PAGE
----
Gardening relief: my green haven

Something a bit happier on this sunnyish Sunday in norf London. The other day Ned posted some gorgeous gardening pix from his California home. In response, here are a few from my garden.

garden osteospermum flowers
Osteospermum flowers open in the sun and close at night. Plus dianthus and cyclamen.

Petunia, portulaca and aloe cactus
A pot of vigorous Petunia Surfinia taking over the garden table. The succulent portulaca will be covered in vivid multicoloured flowers. I used to have one that I adored but it died and I’ve only just found some more at Homebase. So I bought three. There’s a tiny aloe I bought with the intention of harvesting its healthy nutritious gel from its leaves when it gets bigger. Unfortunately, the small print reads: “Caution. These plants may be harmful if eaten.” There goes my big plan.

poppy flower
This poppy was from last month. Now only seed heads are left but it was so beautiful I wanted to share.

snail eggs
This was fascinating. Something while and pearly was half buried in the soil of a trough containing rocket and pansies. A closer inspection revealed eggs and a nearby snail. Cheek!

garden rosemary
I love cats. But not when they use the facilities as a latrine, or lie in wait for the wildlife. Here’s one of my cat deities standing guard by the rosemary.

The local animals include a pair of blackbirds and one youngster; a pair of wood-pigeons plus a third interloper they keep seeing off; mother and child feral pigeons which are fairly fearless and bully the bigger wood-pigeons; a tiny hoppy field mouse; a cheeky robin; a wren; and assorted tits, chaffinches and martens. My favourite is a squirrel who is always pregnant or nursing, and her growing brood. She accosts me for nuts and is very entertaining.

The Big Bad is the magpie that has finished off numerous fledglings including, last week, the baby wood pigeon nesting in the Eriobotrya Japonica (loquat tree). My friend Phil came round for tea and cake, we had barely sat down at the table underneath the tree when something went “thunk!” next to Phil’s plate: it was the partially gnawed carcass of the baby bird. High in the tree sat the magpie. And, do you know, I could swear it laughed.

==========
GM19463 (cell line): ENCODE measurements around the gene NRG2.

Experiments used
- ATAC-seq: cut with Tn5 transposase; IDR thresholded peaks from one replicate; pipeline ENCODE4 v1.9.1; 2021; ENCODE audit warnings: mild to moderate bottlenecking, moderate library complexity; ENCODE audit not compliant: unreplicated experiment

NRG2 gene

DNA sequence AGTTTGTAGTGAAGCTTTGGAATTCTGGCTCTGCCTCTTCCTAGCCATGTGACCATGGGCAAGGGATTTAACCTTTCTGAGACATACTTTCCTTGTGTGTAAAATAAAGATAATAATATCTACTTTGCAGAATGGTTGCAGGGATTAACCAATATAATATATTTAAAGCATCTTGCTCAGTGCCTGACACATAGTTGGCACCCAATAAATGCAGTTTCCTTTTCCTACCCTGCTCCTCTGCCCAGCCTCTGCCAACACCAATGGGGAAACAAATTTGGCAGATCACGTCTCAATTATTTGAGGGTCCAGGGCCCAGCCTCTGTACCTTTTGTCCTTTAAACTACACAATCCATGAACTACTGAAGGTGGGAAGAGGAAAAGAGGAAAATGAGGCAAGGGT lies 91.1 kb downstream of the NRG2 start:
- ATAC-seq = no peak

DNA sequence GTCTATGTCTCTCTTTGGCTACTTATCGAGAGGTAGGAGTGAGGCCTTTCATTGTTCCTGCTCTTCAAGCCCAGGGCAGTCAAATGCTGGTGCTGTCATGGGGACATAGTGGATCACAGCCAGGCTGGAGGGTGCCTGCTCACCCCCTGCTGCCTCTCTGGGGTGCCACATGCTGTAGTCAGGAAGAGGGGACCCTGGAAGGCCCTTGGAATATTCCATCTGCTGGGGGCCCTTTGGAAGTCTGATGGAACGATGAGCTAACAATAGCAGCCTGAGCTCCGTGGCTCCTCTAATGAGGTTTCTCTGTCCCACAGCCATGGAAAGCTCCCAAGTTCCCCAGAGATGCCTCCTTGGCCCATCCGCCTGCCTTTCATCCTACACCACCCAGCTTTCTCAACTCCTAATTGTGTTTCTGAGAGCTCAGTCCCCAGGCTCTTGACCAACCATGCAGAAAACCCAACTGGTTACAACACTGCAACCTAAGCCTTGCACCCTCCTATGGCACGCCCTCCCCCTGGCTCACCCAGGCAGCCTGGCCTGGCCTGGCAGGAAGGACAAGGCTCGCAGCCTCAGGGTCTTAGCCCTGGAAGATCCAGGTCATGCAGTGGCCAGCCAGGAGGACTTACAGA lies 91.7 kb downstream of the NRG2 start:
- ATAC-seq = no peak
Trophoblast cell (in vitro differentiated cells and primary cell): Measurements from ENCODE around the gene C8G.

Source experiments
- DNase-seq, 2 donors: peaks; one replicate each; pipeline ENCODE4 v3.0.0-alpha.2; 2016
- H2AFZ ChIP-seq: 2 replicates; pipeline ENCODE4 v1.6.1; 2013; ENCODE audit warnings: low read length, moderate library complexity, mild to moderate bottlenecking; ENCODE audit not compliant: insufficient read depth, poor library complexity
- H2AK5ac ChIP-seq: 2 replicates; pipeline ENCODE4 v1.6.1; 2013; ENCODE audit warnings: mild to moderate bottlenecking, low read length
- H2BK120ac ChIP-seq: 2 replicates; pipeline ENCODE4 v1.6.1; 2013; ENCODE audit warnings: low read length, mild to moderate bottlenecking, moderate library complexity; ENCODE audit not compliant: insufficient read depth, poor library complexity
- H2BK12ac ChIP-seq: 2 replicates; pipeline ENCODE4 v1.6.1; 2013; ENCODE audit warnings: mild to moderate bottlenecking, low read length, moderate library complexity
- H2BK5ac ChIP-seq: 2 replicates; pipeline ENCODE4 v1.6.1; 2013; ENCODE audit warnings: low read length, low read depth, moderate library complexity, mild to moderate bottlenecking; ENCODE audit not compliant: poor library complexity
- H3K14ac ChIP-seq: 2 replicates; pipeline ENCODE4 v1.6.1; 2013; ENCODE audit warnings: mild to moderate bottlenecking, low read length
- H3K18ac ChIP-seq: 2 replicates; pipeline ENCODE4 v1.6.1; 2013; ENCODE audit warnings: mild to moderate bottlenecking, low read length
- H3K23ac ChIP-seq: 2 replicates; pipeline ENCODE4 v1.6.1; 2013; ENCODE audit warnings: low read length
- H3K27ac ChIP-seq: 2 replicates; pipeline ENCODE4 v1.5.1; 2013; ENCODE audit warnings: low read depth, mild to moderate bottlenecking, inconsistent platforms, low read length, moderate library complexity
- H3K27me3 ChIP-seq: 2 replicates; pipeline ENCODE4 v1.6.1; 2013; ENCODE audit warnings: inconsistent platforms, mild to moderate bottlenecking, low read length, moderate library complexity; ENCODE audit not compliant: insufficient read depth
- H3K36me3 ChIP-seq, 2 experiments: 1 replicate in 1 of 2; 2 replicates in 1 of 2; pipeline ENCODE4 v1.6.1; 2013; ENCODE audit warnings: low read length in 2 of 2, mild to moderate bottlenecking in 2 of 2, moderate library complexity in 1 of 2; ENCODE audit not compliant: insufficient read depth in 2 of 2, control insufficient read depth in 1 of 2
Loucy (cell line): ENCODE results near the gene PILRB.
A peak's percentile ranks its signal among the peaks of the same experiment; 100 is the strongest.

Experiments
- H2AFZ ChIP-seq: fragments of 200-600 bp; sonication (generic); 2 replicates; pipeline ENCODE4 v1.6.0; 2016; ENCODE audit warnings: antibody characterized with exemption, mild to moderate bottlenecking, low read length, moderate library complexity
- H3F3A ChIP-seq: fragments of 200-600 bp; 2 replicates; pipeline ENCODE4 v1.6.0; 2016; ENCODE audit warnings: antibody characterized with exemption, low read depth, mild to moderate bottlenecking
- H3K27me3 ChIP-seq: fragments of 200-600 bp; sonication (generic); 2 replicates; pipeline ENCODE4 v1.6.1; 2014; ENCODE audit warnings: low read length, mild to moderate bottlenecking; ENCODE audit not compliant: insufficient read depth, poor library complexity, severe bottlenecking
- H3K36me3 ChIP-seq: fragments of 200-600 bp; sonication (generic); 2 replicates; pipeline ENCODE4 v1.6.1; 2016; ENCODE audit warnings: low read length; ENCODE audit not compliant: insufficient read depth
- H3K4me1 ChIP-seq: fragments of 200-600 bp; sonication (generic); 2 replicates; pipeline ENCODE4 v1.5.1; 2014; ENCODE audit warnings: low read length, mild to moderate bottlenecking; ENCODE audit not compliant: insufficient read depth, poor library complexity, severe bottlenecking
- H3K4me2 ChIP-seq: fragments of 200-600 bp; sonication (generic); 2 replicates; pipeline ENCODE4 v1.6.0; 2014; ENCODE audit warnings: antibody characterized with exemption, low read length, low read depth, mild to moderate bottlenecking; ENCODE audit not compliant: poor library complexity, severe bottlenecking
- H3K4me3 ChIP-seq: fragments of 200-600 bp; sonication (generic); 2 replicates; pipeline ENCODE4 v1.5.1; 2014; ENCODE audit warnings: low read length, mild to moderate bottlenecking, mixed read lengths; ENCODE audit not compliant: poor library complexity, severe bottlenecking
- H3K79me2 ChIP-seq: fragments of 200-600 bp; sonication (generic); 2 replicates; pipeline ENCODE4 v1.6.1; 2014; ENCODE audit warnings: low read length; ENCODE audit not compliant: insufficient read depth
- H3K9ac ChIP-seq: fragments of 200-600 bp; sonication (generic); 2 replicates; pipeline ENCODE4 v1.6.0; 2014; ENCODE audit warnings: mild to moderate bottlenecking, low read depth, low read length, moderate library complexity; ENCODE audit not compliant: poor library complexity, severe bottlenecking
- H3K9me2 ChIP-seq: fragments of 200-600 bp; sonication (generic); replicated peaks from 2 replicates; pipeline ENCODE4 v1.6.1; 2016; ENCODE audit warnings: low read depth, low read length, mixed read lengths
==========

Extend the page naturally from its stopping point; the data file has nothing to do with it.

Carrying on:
See also Garden Haven Pt II.

Madam Miaow says … visit Anna Chen’s website here:


Anna’s food blog here:

5 thoughts on “Gardening relief: my green haven”

  1. Gosh, I love that squirrel!! And cat deities… and all the lovely flower pix. Wish I had a garden tho' have Crystal Palace Park next door….

  2. Hey, thanks for the link there! And wonderful photos indeed, it's a clear contrast between a spot where there's lots of rain and green in general (your neck of the woods) and the arid location I'm at where we have plenty of sun but need a lot more water to ensure good growth!

  3. Ha! Ned, you haven't seen me carrying endless cans of water like a Chinese peasant to pamper these plants. Following two or three sodden summers, we're having almost drought conditions in the south of England, complete with solemn threats to bring in a hosepipe ban.

    Not that I am complaining. I love the sun.

    My next batch of pix will have more foody stuff, although nowhere near your serious level.

    Harpy, you will be seeing it soon. I really like your park pix, especially the heron.

  4. love the pic especially the poppy and squirrel! I envy anyone with a garden. We tried win dow boxes but they got overtaken by the pigeons!

  5. You need sharp pointy spiky things for the pigeons (no, I don't mean kebab skewers!). I think you can buy sheets or rolls of the stuff from builders' merchants.

    I hated living somewhere with no outdoor space. Some people aren't bovvered but it's sad if you are.

    I assume you pulled out all stops to drive away the pigeons?

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